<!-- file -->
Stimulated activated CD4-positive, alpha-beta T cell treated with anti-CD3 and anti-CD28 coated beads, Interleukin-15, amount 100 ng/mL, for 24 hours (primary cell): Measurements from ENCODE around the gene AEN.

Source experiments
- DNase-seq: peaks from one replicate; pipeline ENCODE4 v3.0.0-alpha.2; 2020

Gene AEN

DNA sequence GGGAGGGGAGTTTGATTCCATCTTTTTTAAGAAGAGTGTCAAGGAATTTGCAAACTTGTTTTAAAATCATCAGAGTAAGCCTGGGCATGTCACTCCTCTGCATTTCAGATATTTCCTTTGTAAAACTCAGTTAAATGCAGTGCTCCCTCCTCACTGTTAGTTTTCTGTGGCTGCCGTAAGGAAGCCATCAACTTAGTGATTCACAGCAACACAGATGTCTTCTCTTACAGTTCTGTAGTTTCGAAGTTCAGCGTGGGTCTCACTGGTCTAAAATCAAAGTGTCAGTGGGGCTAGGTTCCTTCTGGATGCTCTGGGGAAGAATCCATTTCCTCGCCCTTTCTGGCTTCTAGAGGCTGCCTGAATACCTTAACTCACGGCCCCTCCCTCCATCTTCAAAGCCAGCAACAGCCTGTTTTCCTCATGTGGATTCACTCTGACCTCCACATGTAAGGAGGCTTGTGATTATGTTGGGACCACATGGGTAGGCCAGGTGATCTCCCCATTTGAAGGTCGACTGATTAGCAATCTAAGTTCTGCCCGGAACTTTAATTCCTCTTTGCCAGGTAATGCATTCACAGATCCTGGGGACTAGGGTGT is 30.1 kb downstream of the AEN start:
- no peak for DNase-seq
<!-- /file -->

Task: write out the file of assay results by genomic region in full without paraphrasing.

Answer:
Stimulated activated CD4-positive, alpha-beta T cell treated with anti-CD3 and anti-CD28 coated beads, Interleukin-15, amount 100 ng/mL, for 24 hours (primary cell): Measurements from ENCODE around the gene AEN.

Source experiments
- DNase-seq: peaks from one replicate; pipeline ENCODE4 v3.0.0-alpha.2; 2020

Gene AEN

DNA sequence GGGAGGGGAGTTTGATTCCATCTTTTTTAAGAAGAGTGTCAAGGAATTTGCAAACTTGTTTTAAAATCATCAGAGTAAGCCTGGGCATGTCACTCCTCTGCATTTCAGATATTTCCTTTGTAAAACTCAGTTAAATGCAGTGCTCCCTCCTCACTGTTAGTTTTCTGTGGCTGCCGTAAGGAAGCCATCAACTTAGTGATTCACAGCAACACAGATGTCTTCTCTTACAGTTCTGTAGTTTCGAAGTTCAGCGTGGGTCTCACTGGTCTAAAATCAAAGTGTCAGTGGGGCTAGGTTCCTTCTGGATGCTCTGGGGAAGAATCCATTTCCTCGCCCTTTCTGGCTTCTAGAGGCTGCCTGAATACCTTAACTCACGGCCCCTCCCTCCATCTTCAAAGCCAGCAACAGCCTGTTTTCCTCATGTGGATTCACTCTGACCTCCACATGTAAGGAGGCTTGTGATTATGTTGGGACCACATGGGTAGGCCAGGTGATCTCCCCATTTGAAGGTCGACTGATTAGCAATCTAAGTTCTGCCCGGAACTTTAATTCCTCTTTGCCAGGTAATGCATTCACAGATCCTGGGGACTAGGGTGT is 30.1 kb downstream of the AEN start:
- no peak for DNase-seq